Nonetheless, in this year’s set of projects, movement toward the regional goal of reducing racial and economic disparities is evident in three significant ways:

  1. Funding increased 19% for bicycle/pedestrian projects beyond the historical average ($25.5 million in 2015 vs. $21.5 million). This resulted in two more bicycle projects funded: the Hadley Avenue tunnel on Gateway State Trail in Washington County and TH 5 regional trail in Carver County.
  2. A significantly greater share of total funding went to road maintenance projects vs. road expansion (from 34% in the 2014 solicitation to 48% in the 2015 solicitation).
  3. Transit projects funded were more concentrated in the urban core. These projects included improved bus service on Chicago Avenue, Emerson-Fremont Avenues, and Penn Avenue in Minneapolis—all corridors with areas of concentrated poverty.

Each of these project priorities helps to advance social equity in the region as people of color and people with low incomes are more likely to live in the urban core and more frequently rely on transit, bicycling, and walking to get around.

Despite these positive shifts, TLC would have liked to see even greater progress toward prioritizing funding for transit, bicycling, and walking projects. For example, rather than funding a new westbound on-ramp to I-494 at Bush Lake Road (with current all-direction on-ramps to I-494 a short distance away at Hwy. 100), we’d prioritize the proposed Cottage Grove-to-Saint Paul off-peak bus service. Or what about the proposed road maintenance on weight-restricted Hwy. 169 in Champlin? These projects still address suburban needs, and do so without emphasis on increasing road capacity through expansion.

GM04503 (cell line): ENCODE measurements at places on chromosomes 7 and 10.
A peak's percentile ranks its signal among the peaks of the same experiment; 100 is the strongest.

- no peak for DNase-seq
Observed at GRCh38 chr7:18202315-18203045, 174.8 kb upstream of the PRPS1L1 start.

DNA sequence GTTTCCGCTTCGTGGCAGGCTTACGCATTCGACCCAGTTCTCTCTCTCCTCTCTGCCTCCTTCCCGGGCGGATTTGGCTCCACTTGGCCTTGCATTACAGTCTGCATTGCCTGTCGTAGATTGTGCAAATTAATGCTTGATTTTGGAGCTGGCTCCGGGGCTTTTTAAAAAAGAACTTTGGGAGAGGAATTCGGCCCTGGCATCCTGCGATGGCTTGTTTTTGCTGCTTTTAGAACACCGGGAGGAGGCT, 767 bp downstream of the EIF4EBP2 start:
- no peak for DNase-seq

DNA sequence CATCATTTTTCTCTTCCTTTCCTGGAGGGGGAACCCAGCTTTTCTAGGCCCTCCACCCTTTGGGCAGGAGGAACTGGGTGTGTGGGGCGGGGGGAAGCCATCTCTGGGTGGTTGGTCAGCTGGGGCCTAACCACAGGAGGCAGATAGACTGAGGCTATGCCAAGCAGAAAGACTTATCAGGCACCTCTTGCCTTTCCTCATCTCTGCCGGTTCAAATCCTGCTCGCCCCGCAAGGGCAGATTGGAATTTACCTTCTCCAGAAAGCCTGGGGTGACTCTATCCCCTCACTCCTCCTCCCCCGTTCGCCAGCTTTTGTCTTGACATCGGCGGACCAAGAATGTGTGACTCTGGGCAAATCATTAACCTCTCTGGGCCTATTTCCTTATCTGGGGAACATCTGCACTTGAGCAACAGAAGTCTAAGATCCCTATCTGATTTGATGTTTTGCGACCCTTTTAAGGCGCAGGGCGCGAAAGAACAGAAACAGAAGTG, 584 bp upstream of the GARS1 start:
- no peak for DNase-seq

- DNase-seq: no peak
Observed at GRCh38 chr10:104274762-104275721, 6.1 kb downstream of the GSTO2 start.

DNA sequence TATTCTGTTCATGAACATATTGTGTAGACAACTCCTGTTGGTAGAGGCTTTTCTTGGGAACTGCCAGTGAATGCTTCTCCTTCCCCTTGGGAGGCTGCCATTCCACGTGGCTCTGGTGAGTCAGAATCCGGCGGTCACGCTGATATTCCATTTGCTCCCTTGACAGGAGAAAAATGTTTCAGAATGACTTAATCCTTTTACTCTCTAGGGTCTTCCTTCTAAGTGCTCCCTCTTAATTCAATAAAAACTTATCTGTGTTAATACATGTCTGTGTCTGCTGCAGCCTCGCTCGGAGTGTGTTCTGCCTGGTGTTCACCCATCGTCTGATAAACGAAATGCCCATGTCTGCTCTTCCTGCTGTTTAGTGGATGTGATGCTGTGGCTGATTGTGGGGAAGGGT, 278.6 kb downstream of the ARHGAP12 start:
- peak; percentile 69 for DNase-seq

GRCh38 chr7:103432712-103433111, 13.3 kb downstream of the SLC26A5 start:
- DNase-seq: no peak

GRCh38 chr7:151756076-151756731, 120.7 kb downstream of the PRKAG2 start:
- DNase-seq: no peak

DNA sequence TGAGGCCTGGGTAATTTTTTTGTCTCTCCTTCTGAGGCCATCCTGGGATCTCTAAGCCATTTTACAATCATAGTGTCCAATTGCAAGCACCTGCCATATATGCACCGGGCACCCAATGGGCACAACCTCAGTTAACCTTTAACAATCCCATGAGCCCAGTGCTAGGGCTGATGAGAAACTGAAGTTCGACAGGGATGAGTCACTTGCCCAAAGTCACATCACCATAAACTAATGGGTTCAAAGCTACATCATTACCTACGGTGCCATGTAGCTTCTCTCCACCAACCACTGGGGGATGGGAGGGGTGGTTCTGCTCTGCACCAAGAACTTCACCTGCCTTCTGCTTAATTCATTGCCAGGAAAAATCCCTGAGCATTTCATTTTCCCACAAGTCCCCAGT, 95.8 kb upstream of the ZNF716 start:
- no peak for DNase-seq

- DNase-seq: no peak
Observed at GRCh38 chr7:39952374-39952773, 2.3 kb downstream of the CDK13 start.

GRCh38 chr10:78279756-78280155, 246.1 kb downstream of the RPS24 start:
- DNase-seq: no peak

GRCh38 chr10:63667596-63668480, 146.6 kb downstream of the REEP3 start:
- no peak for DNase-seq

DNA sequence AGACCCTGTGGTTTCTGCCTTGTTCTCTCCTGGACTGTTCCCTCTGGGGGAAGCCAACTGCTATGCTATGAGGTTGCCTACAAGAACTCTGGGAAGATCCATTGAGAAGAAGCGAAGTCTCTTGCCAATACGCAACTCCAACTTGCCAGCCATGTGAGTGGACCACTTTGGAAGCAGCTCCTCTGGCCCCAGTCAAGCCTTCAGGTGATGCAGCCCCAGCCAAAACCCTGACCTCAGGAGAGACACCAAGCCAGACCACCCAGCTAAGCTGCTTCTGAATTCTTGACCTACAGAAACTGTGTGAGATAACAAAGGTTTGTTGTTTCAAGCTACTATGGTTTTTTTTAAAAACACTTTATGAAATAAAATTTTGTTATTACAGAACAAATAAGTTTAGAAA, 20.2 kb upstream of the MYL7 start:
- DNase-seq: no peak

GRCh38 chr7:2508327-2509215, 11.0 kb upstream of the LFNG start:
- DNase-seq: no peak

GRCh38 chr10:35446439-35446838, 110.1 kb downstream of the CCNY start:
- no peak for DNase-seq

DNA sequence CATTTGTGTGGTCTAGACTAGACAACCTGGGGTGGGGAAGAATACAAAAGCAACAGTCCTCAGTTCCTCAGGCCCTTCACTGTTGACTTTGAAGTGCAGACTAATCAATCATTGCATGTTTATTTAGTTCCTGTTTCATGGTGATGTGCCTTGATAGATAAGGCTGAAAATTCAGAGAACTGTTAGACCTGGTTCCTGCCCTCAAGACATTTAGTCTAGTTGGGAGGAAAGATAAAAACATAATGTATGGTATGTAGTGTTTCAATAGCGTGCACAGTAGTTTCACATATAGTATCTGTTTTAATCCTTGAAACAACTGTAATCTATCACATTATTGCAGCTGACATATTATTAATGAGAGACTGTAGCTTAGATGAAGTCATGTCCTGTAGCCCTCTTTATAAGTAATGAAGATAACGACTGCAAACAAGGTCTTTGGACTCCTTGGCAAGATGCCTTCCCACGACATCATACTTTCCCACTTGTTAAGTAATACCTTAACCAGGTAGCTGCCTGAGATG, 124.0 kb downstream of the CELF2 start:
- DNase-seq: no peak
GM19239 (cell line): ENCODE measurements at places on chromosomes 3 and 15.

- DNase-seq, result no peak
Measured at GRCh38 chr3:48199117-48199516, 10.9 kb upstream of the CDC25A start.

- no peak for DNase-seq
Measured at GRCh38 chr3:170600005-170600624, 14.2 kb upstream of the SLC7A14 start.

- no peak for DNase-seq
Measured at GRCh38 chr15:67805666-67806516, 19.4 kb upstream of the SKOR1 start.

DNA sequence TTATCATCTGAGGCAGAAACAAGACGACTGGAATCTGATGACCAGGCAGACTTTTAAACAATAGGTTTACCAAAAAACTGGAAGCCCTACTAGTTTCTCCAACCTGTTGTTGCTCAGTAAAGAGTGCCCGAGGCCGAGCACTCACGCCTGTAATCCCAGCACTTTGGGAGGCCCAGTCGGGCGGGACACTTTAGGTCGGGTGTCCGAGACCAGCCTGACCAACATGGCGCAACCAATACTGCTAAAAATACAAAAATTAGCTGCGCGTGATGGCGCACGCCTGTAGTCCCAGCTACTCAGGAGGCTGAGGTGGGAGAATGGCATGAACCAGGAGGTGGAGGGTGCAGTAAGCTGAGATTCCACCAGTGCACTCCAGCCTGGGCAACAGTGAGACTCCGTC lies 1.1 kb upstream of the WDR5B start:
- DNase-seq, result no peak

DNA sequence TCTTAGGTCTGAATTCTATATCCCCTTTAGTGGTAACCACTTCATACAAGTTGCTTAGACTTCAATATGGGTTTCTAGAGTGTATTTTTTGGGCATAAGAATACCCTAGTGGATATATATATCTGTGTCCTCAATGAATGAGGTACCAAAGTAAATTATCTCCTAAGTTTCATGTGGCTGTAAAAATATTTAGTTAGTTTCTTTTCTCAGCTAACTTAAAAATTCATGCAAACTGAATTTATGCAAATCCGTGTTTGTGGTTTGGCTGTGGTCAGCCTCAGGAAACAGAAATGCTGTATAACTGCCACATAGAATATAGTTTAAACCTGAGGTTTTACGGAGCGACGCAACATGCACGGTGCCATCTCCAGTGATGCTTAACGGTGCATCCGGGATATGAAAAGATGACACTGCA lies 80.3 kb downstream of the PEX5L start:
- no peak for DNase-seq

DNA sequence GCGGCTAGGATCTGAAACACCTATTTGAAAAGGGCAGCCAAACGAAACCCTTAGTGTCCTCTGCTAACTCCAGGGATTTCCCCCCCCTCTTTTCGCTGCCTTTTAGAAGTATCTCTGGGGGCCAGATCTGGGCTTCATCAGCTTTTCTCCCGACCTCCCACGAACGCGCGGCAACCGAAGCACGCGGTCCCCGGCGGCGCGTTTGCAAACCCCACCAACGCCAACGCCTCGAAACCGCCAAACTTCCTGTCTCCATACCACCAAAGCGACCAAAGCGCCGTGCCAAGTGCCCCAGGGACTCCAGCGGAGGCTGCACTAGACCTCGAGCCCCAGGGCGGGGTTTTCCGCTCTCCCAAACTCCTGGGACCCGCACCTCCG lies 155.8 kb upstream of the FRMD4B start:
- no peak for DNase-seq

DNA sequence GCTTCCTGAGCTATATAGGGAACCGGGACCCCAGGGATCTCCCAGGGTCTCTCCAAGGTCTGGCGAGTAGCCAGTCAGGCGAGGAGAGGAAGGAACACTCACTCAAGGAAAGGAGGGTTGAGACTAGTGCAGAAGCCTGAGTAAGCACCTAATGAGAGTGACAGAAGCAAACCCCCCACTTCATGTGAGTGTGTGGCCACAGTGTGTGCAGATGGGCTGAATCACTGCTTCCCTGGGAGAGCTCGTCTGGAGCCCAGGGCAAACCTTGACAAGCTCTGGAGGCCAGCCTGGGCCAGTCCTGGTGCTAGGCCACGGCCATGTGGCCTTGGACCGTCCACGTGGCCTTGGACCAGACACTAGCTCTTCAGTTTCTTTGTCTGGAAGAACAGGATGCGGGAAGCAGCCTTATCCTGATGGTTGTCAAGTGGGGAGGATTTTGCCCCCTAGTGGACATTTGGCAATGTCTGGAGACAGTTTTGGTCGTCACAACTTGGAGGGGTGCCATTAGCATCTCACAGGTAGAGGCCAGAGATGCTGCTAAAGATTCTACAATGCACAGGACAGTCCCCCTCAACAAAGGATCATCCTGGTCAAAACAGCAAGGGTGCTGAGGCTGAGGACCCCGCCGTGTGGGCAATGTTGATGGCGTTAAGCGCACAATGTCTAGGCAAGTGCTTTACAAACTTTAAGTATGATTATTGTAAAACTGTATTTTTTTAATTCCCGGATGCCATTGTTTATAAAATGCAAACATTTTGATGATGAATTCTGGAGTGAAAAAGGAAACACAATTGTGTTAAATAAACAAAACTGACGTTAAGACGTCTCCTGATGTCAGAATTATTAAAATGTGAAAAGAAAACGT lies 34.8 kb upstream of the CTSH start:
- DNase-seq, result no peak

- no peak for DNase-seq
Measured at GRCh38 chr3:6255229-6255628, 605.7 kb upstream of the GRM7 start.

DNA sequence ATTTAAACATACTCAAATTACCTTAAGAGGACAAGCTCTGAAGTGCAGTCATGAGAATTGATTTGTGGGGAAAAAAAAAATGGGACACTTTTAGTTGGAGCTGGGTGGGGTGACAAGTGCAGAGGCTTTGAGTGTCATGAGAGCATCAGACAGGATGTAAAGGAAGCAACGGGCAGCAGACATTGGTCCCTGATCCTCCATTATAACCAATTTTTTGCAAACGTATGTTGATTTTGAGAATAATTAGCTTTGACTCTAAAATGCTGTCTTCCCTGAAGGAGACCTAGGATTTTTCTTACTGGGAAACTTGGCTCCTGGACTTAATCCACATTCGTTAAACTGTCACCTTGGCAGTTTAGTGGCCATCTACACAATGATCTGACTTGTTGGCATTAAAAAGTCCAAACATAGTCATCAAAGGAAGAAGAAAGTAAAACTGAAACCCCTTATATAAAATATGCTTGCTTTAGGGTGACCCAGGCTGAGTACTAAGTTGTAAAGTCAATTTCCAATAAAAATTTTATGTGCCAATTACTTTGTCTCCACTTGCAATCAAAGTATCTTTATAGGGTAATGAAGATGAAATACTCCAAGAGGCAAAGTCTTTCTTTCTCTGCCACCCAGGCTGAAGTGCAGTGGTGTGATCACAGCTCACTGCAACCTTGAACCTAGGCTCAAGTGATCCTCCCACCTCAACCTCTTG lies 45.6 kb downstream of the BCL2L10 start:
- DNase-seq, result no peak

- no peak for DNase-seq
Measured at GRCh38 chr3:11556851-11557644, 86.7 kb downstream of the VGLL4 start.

Along these lines, it appears the first-ever inclusion of social equity points, coupled with other scoring changes, did have an impact on the transportation projects submitted (i.e. more bus projects in areas of concentrated poverty and more roadway maintenance projects)—and that has exciting implications for what TAB members are able to even consider funding. Also, with affordable housing accounting for 7% of total points available, all submitting communities should be motivated to improve their provision of affordable housing going forward.

At the same time, it appears that in 2015 the social equity criteria weren’t powerful enough to determine whether any single project was selected, or passed up, for funding. If our region wants to be more successful in expanding access to opportunity, that needs to change.

TLC is encouraged that Met. Council and TAB staff have committed to further evaluate both the project scoring system and the efforts to get local projects submitted for consideration. Our organization will continue working to ensure that the uniquely flexible federal transportation funding allocated by the TAB aligns with regional policy and does lead to a more equitable region.

For more on the 2015 Regional Solicitation:

• View the full list of funded projects
• View a map of the funded projects